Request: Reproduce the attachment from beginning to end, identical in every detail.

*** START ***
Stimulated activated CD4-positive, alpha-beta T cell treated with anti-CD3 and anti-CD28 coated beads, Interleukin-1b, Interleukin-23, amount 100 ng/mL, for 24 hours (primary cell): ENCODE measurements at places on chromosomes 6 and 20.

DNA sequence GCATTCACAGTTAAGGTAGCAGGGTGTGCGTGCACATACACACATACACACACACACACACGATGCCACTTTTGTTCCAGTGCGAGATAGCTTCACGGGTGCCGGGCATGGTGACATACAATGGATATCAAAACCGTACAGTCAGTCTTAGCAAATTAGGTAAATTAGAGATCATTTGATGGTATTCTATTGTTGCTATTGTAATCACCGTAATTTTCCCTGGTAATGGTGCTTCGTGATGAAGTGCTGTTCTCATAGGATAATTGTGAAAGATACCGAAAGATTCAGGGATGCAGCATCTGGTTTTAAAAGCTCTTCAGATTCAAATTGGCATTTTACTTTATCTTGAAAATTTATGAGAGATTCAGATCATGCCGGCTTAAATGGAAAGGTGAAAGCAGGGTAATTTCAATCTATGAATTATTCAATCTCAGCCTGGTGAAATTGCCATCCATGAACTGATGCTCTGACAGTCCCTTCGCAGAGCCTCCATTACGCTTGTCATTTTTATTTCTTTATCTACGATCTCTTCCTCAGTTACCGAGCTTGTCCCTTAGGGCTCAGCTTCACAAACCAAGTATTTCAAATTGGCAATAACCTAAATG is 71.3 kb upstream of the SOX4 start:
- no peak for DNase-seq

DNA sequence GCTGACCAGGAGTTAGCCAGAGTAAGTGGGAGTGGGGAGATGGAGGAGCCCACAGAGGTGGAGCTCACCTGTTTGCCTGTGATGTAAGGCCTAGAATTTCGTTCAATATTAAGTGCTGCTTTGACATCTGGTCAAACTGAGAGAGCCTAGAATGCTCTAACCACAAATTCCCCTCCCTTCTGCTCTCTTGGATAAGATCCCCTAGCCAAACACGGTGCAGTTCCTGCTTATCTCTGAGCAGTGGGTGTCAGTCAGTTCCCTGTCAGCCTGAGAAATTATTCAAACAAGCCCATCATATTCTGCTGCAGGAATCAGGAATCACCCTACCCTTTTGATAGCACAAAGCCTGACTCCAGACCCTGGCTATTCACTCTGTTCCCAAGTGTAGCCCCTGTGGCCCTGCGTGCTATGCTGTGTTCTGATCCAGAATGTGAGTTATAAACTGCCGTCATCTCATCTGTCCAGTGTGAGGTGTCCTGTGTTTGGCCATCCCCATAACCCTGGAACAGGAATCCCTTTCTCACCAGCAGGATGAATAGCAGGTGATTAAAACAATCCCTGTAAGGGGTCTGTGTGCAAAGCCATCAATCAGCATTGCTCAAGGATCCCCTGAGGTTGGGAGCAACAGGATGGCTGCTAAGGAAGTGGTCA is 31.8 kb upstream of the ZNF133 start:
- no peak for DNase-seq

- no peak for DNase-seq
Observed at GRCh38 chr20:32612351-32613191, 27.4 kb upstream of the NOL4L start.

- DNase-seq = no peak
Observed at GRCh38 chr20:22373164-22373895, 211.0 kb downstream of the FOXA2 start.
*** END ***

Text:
Stimulated activated CD4-positive, alpha-beta T cell treated with anti-CD3 and anti-CD28 coated beads, Interleukin-1b, Interleukin-23, amount 100 ng/mL, for 24 hours (primary cell): ENCODE measurements at places on chromosomes 6 and 20.

DNA sequence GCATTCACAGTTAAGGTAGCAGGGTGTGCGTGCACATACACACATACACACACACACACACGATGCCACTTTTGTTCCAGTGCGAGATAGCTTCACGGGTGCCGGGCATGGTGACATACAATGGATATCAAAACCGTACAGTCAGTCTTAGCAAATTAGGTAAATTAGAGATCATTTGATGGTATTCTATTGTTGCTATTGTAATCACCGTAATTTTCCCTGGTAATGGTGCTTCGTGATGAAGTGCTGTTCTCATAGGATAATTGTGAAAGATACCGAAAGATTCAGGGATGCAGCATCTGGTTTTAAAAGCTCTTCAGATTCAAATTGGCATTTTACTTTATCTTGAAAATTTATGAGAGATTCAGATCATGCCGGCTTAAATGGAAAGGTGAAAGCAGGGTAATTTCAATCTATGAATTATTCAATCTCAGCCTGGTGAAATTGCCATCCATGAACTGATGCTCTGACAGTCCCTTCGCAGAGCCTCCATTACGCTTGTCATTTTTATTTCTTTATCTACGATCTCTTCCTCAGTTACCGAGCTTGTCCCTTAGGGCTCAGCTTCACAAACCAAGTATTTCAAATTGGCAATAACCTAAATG is 71.3 kb upstream of the SOX4 start:
- no peak for DNase-seq

DNA sequence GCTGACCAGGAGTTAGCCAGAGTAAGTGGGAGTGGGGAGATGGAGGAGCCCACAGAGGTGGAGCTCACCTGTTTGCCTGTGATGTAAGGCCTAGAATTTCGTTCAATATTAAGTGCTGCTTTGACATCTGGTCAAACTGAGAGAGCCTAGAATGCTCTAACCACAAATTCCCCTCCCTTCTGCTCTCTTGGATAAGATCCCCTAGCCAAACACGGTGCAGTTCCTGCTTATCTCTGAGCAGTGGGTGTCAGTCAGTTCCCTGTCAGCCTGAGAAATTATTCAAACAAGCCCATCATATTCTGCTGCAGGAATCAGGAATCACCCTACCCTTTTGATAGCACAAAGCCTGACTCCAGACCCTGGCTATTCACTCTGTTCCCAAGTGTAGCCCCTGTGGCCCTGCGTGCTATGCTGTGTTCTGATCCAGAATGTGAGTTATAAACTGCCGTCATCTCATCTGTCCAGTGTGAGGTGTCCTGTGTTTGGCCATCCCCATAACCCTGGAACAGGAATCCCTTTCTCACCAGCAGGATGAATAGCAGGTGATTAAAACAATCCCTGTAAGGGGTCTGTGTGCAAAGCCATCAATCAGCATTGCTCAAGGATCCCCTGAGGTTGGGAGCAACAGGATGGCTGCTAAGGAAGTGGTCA is 31.8 kb upstream of the ZNF133 start:
- no peak for DNase-seq

- no peak for DNase-seq
Observed at GRCh38 chr20:32612351-32613191, 27.4 kb upstream of the NOL4L start.

- DNase-seq = no peak
Observed at GRCh38 chr20:22373164-22373895, 211.0 kb downstream of the FOXA2 start.